For the most part, the latest report on NCAA revenue and expense is neither good news nor bad.
The report, released Wednesday, notes that 22 Division I Football Bowl Subdivision programs are now considered financially self-sufficient. While some might see that as good news, others might see it as an ephemeral condition that will flow (and ebb) with conference media contracts. Besides, there’s nothing wrong with the idea that schools might underwrite their athletics programs to an appropriate degree.
If there is happy news in the report, it’s found in data that showed a reduction in the rate of spending in the 2009-10 fiscal year. The long-term numbers are still scary: Since 2004, when the report’s current methodology was adopted, expenses have increased 61.4 percent while revenue has climbed 54.6 percent. To use the vernacular of the economics crowd, that is not considered sustainable.
However, over the last two years, total generated revenues (ticket sales, media contracts, etc.) have grown by 15.9 percent while expenses have increased “only” 12.9 percent. Perhaps it’s the leading edge of a trend, but it doesn’t take highly developed analytical skills to wonder how long annual revenue growth of about 8 percent can last. And though expenses have slowed, they are still clearly far beyond the rate of inflation. But it is progress, and that’s good.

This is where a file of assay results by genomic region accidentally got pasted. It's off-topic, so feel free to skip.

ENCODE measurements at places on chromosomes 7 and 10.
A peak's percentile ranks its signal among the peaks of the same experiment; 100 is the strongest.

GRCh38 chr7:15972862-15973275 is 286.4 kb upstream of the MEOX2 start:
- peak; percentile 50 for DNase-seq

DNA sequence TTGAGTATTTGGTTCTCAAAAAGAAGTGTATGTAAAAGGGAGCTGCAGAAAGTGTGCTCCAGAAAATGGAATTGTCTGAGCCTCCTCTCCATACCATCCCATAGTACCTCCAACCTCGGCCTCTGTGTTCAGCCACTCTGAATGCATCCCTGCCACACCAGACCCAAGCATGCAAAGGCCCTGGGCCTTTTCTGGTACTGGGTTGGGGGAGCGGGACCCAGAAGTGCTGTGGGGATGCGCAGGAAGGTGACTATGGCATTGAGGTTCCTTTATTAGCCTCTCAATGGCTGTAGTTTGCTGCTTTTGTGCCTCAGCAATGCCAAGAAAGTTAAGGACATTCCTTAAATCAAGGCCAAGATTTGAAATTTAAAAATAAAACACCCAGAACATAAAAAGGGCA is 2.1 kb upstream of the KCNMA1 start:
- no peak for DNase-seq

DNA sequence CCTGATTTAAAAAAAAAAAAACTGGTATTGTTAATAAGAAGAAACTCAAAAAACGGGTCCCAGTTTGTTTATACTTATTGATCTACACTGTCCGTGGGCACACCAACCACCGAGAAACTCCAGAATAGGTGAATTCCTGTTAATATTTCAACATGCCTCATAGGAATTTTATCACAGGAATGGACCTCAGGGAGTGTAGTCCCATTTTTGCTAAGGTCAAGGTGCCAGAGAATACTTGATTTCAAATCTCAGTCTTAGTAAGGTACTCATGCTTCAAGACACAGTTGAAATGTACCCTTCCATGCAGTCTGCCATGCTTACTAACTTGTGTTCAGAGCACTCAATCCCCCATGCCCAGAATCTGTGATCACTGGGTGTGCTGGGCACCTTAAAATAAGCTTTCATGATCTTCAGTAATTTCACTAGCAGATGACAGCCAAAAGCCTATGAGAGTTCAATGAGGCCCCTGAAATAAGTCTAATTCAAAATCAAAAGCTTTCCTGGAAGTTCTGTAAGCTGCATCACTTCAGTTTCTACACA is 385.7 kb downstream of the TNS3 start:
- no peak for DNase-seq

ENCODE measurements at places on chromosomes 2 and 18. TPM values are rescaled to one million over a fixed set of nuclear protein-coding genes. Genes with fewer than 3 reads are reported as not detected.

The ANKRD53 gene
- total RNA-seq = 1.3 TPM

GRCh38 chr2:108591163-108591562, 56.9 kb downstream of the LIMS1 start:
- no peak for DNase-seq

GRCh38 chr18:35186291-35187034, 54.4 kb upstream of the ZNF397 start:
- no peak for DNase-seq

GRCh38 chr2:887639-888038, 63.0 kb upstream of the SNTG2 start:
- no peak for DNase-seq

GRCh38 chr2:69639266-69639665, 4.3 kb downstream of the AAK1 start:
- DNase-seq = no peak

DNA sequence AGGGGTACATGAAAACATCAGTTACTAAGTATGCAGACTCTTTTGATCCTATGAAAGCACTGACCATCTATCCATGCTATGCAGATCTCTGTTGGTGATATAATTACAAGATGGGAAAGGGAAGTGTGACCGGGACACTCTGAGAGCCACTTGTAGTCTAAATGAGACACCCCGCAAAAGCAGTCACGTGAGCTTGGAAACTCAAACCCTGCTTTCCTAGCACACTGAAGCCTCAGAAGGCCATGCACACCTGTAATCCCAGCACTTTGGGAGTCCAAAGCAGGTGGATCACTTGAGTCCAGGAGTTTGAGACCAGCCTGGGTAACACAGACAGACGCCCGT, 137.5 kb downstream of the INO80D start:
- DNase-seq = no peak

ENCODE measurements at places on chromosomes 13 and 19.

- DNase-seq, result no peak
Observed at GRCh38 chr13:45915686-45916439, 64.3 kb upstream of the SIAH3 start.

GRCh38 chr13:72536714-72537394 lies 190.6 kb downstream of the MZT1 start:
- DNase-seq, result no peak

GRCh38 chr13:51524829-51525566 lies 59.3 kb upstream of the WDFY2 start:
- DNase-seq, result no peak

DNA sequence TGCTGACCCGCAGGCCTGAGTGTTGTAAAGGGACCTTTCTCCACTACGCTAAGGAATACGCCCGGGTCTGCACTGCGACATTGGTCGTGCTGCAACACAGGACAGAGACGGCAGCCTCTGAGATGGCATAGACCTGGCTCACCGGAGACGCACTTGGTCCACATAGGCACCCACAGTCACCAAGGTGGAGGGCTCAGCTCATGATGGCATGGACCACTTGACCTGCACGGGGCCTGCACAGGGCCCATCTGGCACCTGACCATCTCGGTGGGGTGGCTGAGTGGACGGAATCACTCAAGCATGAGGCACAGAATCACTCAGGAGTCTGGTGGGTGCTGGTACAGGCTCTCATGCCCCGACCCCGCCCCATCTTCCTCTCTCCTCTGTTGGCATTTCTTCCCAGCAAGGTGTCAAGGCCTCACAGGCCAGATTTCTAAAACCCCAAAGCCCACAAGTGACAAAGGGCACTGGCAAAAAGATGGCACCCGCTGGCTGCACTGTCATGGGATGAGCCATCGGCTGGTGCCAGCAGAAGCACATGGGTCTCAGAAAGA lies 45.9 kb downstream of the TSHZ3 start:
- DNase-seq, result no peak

One other element: The report notes that the average “cost” of operating a Division I athletics program continues to be about $9 million. It’s an important number – one that probably hasn’t gotten the attention it deserves. It represents the average amount of institutional support provided to Division I programs, and it is generally consistent among the Division I subdivisions. For those who want to know how much cash a typical school needs to pony up to compete in Division I, $9 million annually is the answer.